In an emergency, anything might happen. As such, anything might need to be done. As such, someone needs to be capable (in the last resort) of doing anything. So goes the argument, at least. “It is precisely the exception that makes relevant the subject of sovereignty… The precise details of an emergency cannot be anticipated, nor can one spell out what may take place in such a case... The precondition as well as the content of jurisdictional competence in such a case must necessarily be unlimited.” (Schmitt) Around the extreme, hypothetical emergency, real-world scaffolding emerges. For instance, in the United States, continuity of government plans developed in the 1980s by Dick Cheney and Donald Rumsfeld called for “setting aside the legal rules for presidential succession in some circumstances, in favor of a secret procedure for putting in place a new ‘President’ and his staff...‘One of the awkward questions we faced,’ one participant in the planning of the program explains, ‘was whether to reconstitute Congress after a nuclear attack. It was decided that no, it would be easier to operate without them.’ ” (James Mann, Atlantic Monthly)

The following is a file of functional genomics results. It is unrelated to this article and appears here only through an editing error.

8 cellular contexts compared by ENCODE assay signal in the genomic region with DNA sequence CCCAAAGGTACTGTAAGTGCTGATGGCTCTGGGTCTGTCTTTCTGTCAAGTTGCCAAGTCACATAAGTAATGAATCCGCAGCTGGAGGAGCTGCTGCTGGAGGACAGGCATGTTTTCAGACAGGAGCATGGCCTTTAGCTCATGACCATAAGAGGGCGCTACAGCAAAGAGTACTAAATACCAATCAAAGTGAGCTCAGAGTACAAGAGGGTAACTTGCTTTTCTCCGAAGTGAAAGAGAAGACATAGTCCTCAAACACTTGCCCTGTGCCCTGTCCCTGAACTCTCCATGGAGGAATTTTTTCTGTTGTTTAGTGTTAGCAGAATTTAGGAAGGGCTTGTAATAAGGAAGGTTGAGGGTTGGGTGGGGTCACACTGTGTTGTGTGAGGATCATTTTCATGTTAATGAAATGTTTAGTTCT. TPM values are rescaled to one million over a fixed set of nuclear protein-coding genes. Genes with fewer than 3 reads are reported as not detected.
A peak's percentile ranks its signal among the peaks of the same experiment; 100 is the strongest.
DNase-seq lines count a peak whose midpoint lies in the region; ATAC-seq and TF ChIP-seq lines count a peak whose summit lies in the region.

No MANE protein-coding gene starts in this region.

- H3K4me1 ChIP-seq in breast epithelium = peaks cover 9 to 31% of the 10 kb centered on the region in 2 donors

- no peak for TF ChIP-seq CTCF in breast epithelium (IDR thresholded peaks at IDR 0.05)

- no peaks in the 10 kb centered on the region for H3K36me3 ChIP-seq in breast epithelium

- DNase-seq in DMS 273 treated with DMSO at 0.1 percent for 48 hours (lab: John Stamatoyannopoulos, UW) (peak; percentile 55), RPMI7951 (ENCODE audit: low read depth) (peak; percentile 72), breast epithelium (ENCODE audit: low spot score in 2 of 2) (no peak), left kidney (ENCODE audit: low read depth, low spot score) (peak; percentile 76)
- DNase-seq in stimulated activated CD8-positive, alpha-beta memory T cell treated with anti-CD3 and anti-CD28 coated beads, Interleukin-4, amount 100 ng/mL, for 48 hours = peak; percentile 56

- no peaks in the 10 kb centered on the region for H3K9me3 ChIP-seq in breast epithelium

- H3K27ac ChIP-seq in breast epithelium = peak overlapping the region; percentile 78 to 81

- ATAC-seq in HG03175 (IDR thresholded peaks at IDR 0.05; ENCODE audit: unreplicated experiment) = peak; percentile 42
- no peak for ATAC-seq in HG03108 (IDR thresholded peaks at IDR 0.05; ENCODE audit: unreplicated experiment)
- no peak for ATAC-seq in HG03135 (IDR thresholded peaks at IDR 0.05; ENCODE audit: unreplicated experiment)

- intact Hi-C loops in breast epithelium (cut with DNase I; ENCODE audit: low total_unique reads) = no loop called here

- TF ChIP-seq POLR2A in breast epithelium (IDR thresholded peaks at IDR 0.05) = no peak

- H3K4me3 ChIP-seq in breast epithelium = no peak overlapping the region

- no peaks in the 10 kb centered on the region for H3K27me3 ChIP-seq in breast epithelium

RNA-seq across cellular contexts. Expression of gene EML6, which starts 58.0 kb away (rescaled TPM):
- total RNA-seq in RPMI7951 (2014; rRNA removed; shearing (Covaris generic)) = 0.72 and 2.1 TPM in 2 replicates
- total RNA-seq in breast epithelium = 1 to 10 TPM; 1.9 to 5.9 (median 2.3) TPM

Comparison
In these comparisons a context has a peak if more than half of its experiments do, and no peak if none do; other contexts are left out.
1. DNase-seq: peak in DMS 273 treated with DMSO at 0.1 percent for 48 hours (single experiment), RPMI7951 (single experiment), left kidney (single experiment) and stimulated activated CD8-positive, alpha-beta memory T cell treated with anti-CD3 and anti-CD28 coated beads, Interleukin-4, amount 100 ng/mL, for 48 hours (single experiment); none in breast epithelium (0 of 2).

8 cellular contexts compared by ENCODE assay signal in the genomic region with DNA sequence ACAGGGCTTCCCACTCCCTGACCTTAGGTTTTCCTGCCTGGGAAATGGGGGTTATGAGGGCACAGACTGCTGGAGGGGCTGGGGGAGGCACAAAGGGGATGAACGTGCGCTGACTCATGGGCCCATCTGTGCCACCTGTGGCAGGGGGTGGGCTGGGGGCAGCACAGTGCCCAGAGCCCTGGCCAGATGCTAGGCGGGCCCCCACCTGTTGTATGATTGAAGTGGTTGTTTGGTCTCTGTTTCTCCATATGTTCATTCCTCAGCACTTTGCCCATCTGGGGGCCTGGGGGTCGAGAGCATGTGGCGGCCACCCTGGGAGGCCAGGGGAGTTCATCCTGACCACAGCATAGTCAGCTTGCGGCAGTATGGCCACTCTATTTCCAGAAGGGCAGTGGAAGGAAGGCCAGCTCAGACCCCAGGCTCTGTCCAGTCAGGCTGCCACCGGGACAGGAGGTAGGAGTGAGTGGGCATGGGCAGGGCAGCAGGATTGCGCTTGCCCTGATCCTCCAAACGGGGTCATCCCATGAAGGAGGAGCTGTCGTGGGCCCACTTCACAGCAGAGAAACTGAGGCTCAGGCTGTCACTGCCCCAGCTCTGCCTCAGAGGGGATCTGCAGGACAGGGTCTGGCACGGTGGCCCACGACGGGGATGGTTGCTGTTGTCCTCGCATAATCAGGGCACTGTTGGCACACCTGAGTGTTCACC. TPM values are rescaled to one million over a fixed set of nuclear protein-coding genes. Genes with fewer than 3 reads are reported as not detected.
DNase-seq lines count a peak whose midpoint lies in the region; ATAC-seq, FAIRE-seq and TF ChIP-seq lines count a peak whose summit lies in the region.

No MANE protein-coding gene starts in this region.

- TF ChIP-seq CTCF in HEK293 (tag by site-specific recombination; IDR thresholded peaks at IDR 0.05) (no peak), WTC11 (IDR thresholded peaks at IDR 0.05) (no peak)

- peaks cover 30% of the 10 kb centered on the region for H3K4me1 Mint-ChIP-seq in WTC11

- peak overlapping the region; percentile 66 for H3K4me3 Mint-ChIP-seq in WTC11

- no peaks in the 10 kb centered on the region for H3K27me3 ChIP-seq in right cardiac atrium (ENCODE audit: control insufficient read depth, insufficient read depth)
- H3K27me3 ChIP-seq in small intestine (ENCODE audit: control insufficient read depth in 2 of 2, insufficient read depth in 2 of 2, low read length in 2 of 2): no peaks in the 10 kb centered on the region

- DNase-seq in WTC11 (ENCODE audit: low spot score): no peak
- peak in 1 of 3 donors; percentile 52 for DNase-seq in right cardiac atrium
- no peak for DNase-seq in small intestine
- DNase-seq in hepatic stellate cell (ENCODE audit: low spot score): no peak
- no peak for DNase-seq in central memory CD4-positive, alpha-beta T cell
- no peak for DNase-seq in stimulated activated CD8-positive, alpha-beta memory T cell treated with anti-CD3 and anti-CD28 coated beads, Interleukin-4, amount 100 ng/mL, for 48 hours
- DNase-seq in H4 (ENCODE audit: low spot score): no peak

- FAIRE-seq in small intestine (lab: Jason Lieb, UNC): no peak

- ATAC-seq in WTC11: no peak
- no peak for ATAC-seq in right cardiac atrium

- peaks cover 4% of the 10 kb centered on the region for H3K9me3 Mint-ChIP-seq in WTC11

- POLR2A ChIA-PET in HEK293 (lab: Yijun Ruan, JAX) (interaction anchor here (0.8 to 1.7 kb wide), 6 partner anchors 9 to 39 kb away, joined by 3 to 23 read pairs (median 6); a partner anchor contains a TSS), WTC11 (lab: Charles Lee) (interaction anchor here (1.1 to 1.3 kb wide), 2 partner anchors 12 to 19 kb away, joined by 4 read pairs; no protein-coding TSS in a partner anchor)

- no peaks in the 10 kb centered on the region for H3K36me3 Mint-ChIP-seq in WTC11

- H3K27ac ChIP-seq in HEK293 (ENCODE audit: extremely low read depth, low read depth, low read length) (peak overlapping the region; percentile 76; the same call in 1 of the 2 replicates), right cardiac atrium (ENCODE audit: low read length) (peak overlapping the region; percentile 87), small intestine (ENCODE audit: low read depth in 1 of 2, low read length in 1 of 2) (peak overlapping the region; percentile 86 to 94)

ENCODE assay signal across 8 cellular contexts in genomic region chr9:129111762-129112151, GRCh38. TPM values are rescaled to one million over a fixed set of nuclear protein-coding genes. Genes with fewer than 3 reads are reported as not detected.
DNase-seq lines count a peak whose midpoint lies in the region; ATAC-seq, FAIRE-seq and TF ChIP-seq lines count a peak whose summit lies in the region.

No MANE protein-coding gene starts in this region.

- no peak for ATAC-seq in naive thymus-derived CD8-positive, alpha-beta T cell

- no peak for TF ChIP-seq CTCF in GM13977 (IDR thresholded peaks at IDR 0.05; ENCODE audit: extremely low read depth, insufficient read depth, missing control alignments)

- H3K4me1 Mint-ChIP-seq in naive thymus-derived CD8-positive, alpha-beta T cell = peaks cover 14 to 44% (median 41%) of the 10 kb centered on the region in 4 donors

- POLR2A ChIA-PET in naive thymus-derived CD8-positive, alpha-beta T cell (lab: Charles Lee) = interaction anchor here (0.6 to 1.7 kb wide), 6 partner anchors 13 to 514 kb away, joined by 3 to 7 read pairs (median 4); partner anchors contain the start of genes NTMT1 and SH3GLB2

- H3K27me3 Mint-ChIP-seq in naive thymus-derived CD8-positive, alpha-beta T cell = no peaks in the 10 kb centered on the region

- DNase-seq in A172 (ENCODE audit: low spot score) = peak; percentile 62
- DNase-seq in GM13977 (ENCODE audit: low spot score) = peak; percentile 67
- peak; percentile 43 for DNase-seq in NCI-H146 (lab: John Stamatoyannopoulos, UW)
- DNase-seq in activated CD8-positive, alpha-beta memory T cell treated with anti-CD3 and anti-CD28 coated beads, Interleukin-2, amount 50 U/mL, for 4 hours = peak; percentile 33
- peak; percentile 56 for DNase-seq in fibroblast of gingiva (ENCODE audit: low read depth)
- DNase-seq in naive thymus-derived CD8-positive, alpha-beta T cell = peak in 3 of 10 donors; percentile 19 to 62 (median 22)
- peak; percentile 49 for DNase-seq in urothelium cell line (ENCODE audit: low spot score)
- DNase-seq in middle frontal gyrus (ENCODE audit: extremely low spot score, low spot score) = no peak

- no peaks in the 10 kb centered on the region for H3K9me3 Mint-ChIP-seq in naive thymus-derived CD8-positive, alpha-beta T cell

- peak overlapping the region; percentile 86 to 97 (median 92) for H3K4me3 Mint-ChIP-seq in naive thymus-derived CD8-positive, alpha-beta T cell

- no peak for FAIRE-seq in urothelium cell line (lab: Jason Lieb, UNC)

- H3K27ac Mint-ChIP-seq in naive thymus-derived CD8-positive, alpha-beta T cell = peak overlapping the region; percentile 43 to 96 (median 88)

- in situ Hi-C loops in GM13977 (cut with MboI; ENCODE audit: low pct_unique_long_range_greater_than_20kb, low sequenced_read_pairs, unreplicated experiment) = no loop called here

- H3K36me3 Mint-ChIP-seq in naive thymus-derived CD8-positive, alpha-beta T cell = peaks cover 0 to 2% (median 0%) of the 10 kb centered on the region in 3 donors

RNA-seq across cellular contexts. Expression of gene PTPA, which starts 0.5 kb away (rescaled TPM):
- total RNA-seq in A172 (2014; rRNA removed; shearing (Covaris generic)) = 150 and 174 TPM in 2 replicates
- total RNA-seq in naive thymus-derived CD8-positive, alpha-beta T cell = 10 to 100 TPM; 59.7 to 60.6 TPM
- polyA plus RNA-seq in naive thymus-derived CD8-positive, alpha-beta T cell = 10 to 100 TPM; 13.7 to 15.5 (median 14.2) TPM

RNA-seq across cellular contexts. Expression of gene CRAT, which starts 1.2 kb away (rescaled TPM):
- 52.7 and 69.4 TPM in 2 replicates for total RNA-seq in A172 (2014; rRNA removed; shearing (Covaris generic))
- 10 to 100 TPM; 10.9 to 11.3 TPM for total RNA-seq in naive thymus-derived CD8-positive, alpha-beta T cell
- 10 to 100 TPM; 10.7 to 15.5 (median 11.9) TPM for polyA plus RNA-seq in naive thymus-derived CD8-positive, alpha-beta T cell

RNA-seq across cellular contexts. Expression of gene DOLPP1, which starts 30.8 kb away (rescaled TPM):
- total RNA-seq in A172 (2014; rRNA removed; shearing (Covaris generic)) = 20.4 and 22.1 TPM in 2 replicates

Who has ultimate authority? This was a simple matter when kings and queens ruled by divine right. As Zbigniew Brzezinski and Carl Friedrich wrote in, “the essence of the doctrine of sovereignty was that a determinate person or group of persons wield an unlimited power of deciding what is in the public interest. The truth of the matter is that, as once was said rather picturesquely by the great Sir Edward Coke, ‘sovereignty and the common law make strange bedfellows,’ by which he meant that the common-law tradition of the supremacy of the law could not be reconciled with the new theory of the state as unlimited in fact. The genuine state concept calls for an absolute ruler, an autocrat.” (Totalitarian Dictatorship and Autocracy)